In the titular chapter, Bhattacharjya assumes the role of an imaginary agony aunt responding to difficult questions that came up in her conversations with models – the popular perception of them being dumb, family acceptance, equal pay, and “sexploitation”. While being a sociologist meant listening and documenting without giving her opinion, the writer says this format allowed her to respond to many of the things the women shared with her – at least on paper, start a dialogue. “I did face counsellor-type moments, but they were not related to modelling. One woman asked how her friend could deal with an abusive parent, another on tips to travel solo, and another on how to study further. But it was also a two-way street....I received unsolicited advice on how to manage my frizzy hair, my skin, where to go for Tibetan medicine and a good pair of jeans,” she said.
Swati, one of the models that Bhattacharjya spoke to, said she is used to her physical space being invaded by people who come too close to measure and clothe her, or do her make-up. But what really bothers her is the hair loss she’s had from the constant tugging, pulling and styling: “Don’t they realise we are human?”. What it will take, Bhattacharjya asks, for them to be seen not just as a canvas for designers to work on, but as collaborators in a creative project.
A chapter in the book, “The Fantasy Body”, details the pressure to achieve the “model” body, from nose jobs to painful dental treatments. Swati’s quest for perfect teeth has meant that she can no longer bite into apples and her favourite, corn on the cob. For days after her nose job, Mita had difficulty speaking and could only breathe through her mouth. “It sounds like a a superficial process – the market has made it sound so easy,” Bhattacharjya explained. “But the testimonies brought home that these are serious medical procedures with blood, stitches, pain and a lot of painkillers. They have been de-medicalised and brushed up to sound pretty. There’s still so much we don’t know – what a breast implant feels like, or even just Botox fillings.”
In Mannequin, Bhattacharjya writes that India currently stands fourth worldwide in the number of cosmetic surgeries performed, after USA, Brazil and South Korea. Many people believe changing the way they look through surgical procedures results in material benefits – jobs, promotions, or getting married. “Market-driven ideals continue to promote this. Remember the problematic Fair and Lovely ad, in which a girl is able to realise her dream of being a sports newscaster only after using the product and getting a lighter complexion,” she added.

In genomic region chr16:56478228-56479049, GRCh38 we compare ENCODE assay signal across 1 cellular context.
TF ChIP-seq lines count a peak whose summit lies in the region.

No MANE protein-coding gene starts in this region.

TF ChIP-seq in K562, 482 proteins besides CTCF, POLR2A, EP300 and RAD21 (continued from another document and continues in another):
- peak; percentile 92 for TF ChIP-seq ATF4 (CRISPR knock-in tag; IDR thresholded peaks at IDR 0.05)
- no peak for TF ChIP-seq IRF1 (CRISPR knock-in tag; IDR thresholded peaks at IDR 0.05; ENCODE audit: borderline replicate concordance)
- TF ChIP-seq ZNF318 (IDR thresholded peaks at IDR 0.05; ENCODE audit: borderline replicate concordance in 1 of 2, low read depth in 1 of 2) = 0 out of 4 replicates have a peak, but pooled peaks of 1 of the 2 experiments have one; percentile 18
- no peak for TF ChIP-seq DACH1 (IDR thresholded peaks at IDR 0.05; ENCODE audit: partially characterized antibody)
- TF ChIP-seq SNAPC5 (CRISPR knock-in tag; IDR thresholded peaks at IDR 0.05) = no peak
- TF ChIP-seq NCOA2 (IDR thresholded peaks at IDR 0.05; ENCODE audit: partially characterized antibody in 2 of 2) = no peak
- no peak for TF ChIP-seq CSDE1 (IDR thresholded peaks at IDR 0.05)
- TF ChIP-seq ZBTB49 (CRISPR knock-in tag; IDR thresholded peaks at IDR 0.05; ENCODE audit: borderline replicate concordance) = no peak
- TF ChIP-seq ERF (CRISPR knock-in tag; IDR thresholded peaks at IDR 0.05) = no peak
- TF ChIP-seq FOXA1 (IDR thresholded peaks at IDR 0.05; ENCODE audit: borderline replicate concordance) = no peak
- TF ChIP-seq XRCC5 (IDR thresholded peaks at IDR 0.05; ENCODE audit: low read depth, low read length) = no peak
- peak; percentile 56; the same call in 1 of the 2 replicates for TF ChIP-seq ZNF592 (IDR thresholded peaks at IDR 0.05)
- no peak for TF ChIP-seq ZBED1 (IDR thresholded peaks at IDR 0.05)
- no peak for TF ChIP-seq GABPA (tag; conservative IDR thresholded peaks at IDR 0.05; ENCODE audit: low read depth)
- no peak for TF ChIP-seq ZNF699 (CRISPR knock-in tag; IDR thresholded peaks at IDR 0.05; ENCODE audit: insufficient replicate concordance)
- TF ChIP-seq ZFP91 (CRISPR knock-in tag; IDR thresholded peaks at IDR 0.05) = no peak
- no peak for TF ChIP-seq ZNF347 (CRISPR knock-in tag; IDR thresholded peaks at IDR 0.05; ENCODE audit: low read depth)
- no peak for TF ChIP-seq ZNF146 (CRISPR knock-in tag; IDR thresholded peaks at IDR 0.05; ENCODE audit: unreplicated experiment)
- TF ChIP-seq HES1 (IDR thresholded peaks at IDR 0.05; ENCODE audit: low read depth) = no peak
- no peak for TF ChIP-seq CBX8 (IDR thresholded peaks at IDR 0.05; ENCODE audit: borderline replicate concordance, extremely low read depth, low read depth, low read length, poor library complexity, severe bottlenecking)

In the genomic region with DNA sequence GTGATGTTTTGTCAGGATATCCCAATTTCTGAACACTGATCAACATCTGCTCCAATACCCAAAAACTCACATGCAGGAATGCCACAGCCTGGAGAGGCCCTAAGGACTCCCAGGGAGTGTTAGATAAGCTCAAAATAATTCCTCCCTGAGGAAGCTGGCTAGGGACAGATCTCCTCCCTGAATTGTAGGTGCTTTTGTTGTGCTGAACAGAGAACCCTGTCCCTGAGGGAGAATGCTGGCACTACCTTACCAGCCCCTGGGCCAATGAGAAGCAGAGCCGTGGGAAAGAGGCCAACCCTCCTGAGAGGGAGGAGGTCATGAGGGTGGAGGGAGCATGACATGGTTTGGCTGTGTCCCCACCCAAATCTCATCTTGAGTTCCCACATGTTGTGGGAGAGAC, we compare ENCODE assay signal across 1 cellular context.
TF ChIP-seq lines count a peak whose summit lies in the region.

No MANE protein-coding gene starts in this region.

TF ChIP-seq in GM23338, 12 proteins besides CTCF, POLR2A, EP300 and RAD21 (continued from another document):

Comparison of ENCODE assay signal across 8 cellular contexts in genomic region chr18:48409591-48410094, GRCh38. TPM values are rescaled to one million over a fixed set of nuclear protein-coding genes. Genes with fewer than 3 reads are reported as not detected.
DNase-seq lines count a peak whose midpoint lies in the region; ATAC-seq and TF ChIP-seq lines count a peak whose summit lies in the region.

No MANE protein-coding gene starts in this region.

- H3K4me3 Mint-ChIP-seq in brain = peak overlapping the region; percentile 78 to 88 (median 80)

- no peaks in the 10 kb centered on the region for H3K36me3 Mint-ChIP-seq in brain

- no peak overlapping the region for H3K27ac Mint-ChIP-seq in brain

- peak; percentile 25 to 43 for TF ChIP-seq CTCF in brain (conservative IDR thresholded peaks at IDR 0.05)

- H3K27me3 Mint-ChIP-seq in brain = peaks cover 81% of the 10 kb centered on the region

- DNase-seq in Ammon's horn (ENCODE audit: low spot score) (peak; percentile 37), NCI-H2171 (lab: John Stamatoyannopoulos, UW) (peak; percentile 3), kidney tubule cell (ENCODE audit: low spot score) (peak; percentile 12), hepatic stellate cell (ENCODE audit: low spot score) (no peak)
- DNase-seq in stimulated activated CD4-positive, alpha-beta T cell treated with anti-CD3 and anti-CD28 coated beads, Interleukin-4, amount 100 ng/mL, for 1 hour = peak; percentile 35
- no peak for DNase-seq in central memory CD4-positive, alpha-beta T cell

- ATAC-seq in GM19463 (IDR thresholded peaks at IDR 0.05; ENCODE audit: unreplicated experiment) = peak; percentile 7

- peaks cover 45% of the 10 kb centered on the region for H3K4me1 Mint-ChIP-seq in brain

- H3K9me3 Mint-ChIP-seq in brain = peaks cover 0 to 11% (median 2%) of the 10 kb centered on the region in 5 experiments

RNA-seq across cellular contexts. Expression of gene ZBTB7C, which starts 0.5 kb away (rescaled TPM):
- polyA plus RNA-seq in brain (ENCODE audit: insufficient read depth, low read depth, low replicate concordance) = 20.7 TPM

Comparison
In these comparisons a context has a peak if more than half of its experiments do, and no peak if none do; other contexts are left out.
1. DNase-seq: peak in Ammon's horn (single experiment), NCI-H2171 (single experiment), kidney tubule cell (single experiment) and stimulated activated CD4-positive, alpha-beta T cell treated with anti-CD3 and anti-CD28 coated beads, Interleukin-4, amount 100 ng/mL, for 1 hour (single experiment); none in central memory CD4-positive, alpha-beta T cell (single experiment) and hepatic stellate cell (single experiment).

Has anything changed?
Much seems to have changed in the decade since Bhattacharjya embarked on this project. In the book, she writes of an India where conversations about feminism, gender equality and slut shaming are part of the mainstream. But somehow, “we are still where we were.”
“Do models have a union today or mechanisms of redressal for complaints? Have the contexts of the lives of girls changed?” she asked. “Last year the stories that came up when Manushi Chillar from Haryana won Miss World showed how things have changed but are still the same – the stifling patriarchy that continues to exist. Every year I see pictures in Bombay Times of girls lining up to audition for fashion weeks, and they still look like they stepped out of my book.”
Towards the end of the book, Bhattacharjya charts a brief history of feminist movements and moments in the country by speaking to older and younger feminists and writes that “fashion and feminism are, for the moment, allies”. Fashion is being viewed as a mode of creative expression, and there’s greater value placed on women’s agency. As one activist puts it, feminism is more diffused now – the focus has shifted from beauty pageants and objectification to the everyday battle against persistent sexism and discrimination.
“The questions that feminism asks of fashion – about the problematic body images it perpetrates, the pressure to look a certain way, being complicit in mindless consumerism – still stand,” Bhattacharjya said. “But I feel we are living in a time when the bigger picture is more important – right wing conservatism, increasing control over what women say or do or wear, the attack on democratic institutions, a politics of violence and hate. And in this sense, they are allies in challenging these.”